Now, this all probably sounds great right? I certainly think so, but some of you might be wondering why I had to create my own formula (or ask ShadowCluster to make one more precisely), rules, and basically create a new mechanic like this when enemies are already able to do this sorta thing, that brings us to my issues with enemy tanks. See, threat doesn’t work on enemies because surprisingly having a 100% invisible parameter on the enemies that has no actual gameplay impact isn’t very effective at convincing players to not kill that very deadly mage instead of going after the tank in front of them who isn’t a big threat on their own, and because of this we have to rely on the substitute mechanic in RPG Maker for enemy tanks. I absolutely loathe the substitute mechanic, and while I’m usually very quick to blame Enterbrain for any and all issues I have with RPG Maker, this mechanic I’ve found as common practice even in Final Fantasy games so it’d be unfair to single out Enterbrain. See, substitute works in that a character who gets marked with the substitute flag will 100% of the time block any hits targeting characters with low enough HP (usually below 25% or 10% max HP), unless the person with the flag has some kind of status effect or something else that stops them. The problem with this is that it’s inherently useless for roughly 75%-90% of the battle, and then after that? Nothing gets through, making it so that players who have no hard-counters can’t do anything except work their way through the tank. On top of that because these flags are rarely, if ever, permanent you need to spend one of your very limited actions hoping that one of your characters will be at a low enough threshold for you to defend them, without dying before you go, and that your defense of them will matter (if they don’t get targeted it was a wasted action). No matter how you run the math, 9 times out of 10 you’re just better off healing the person instead of bothering to deal with this terrible mechanic to keep people from dying. This isn’t even getting into the issues of the 100% chance issue can easily put the tank in a position where they’re taking way too much damage to keep up as more and more characters fall into the threshold or how it offers players no customization of prioritizing certain characters over others… That said, as highly critical as I am of this mechanic (and I hope that you can see why I prefer my innate blocking chance system for players over this) we use it for enemy tanks in HC largely out of necessity, we have no other tools we can use to have enemies influence who you attack. I plan to down the road mess with the formula so that it scales, in a way so that as the enemy loses more HP the chance to substitute grows making substitution an all-present annoyance but never a hard road-block (if you have no counters), while still preserving the general intention behind it. Until then though, I think that I’ll experiment with a few other tank improvisations, for example since one of the two new bosses in this upcoming update fills a tank role, I figured that I’d take a page out of the ‘Warder’ book from Path of War, and give them the ability to give you a rather noticeable miss chance on all your abilities that don’t target them (for a limited time). I’ll probably have to tweak a lot of the numbers here but I think figuring out alternate tanking strategies is going to become integral for supplementing the substitution mechanic in creating tanks as a whole.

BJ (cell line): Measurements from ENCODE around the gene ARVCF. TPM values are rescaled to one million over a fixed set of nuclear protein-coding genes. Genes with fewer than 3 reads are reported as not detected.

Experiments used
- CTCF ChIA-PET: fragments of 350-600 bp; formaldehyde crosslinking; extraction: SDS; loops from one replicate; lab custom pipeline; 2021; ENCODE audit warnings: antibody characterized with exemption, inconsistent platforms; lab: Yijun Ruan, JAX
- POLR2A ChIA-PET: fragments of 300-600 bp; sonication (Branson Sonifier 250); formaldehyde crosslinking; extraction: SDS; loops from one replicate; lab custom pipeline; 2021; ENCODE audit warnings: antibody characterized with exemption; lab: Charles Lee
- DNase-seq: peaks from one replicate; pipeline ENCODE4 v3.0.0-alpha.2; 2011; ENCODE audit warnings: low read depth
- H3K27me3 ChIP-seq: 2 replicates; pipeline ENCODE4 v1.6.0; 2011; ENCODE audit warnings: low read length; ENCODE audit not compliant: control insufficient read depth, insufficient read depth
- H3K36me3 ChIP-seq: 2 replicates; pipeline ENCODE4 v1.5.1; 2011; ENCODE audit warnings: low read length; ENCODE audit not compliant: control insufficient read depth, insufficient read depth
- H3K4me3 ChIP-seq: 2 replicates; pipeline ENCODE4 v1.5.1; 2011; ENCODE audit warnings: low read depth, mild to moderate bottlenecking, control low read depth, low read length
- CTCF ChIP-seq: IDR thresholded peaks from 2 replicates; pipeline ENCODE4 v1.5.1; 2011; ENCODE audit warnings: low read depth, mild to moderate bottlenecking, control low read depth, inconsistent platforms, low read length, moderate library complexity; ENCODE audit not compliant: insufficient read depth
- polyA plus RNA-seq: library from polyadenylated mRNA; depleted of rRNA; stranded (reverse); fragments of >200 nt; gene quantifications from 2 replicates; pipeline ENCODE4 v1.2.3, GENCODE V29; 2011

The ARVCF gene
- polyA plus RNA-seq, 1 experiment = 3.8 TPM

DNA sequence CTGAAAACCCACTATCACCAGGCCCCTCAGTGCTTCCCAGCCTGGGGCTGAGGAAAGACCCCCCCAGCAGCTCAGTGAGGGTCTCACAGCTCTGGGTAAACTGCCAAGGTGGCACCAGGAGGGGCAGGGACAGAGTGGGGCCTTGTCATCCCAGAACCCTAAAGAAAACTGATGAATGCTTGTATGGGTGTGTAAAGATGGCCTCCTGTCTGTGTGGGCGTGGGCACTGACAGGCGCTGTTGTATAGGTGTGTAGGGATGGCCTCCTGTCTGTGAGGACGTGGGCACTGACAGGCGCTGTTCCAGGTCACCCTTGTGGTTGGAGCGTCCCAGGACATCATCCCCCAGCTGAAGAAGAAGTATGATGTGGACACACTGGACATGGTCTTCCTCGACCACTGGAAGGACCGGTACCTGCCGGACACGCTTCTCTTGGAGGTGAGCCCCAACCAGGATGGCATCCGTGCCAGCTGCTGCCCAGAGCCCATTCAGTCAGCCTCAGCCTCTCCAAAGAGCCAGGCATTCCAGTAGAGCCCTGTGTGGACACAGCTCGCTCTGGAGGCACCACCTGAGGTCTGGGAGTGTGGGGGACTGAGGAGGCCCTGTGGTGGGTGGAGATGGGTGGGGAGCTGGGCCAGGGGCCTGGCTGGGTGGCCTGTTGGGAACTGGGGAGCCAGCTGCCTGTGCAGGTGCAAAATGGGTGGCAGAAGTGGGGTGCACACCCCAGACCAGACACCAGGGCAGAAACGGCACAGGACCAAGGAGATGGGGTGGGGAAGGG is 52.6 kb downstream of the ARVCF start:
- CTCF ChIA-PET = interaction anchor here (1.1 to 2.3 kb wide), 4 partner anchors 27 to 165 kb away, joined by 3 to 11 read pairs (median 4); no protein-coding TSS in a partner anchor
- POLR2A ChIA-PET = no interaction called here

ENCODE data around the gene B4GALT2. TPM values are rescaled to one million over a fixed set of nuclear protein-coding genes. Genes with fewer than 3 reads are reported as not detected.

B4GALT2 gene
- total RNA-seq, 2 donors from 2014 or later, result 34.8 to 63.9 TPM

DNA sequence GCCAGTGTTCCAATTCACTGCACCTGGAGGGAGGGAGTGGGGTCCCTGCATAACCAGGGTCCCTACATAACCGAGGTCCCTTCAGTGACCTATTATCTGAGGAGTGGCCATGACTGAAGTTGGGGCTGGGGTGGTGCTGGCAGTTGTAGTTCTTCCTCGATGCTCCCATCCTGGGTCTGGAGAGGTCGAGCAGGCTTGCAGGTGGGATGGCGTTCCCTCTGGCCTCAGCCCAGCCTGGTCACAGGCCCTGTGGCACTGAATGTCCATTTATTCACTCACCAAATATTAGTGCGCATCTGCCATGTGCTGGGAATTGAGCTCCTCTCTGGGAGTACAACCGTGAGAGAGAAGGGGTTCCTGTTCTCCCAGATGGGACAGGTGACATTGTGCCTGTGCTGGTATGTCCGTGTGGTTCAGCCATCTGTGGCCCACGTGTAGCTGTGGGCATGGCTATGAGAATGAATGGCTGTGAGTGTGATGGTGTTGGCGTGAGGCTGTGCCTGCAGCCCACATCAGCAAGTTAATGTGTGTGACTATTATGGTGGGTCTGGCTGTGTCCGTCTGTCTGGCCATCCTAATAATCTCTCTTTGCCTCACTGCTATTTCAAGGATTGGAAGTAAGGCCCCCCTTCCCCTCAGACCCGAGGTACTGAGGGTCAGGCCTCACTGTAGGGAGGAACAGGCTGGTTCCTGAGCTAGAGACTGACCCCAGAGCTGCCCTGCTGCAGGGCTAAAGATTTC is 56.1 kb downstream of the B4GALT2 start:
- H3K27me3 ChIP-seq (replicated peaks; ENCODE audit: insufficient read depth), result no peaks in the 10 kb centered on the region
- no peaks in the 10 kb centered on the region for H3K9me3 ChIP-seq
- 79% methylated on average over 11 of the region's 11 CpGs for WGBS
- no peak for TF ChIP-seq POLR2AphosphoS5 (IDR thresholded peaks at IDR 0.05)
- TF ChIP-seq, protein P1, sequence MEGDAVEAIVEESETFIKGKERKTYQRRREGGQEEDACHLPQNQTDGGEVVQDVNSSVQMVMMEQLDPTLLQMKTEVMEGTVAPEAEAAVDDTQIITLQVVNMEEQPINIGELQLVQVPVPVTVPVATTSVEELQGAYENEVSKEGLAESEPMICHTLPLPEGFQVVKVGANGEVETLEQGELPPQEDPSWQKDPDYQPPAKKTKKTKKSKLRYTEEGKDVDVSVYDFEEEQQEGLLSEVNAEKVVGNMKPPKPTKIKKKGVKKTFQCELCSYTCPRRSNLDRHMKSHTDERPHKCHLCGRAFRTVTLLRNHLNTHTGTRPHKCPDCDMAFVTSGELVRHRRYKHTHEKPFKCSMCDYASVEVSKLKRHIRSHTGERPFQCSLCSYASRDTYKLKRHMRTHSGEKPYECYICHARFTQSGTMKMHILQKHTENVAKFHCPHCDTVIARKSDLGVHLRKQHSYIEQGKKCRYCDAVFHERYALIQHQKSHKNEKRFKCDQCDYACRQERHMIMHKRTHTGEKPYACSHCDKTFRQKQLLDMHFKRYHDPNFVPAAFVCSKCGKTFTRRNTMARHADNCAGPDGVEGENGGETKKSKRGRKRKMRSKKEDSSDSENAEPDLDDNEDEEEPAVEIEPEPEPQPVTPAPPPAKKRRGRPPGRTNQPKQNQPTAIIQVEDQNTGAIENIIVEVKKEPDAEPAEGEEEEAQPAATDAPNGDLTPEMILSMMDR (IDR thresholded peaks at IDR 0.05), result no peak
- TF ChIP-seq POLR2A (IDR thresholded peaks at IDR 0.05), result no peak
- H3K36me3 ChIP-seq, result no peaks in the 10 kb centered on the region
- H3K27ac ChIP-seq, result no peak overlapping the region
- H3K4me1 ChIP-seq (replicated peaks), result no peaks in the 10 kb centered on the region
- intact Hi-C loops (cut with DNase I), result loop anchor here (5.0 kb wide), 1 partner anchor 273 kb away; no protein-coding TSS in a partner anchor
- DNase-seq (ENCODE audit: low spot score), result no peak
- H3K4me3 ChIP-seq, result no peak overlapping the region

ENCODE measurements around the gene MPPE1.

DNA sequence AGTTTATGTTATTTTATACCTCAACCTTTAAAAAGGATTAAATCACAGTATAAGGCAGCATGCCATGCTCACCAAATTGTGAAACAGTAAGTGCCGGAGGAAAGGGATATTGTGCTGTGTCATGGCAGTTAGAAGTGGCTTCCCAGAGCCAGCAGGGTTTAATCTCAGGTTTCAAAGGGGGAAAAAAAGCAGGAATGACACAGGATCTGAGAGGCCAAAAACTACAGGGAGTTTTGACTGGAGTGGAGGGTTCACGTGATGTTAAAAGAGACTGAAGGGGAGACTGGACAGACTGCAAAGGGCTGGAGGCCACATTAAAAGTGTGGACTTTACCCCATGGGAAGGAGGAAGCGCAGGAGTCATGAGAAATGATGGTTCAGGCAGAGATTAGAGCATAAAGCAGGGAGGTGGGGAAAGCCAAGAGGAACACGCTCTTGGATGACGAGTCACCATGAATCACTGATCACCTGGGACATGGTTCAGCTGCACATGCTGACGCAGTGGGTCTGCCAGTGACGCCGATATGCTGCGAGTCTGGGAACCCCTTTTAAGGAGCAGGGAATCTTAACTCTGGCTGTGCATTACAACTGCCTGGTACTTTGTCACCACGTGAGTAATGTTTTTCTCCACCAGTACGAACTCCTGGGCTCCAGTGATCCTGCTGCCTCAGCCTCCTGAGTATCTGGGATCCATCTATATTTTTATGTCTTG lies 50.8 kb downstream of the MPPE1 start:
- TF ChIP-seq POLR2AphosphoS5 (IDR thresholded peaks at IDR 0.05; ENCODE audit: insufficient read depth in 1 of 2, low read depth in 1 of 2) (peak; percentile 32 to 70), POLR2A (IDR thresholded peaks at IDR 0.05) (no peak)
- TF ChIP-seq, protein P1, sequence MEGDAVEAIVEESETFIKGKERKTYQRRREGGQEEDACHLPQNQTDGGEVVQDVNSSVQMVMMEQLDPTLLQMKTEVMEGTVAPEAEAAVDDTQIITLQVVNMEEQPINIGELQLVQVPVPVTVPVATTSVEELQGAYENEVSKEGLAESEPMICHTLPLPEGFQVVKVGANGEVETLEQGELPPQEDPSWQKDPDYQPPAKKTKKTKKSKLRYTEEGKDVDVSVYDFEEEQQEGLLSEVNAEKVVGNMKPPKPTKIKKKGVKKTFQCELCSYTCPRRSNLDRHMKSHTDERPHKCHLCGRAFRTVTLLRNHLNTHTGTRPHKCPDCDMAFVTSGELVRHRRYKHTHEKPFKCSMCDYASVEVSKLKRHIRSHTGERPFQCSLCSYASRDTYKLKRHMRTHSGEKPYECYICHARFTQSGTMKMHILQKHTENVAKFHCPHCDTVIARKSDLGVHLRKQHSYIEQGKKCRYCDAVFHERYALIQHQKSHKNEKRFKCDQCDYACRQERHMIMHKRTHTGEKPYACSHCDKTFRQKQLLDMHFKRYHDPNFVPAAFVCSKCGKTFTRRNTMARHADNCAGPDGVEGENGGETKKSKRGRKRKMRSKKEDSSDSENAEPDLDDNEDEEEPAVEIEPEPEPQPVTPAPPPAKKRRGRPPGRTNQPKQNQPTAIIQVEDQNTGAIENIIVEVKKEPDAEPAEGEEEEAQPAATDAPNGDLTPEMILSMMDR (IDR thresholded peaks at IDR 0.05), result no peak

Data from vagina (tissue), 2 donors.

I’ve probably rambled on quite a lot about the importance for a tank to be able to control aggro, so instead of going into a big long rant about how to properly control aggro in the Tales of games, I’ll call it here. Please feel free to share any questions, comments, or concerns as you see fit!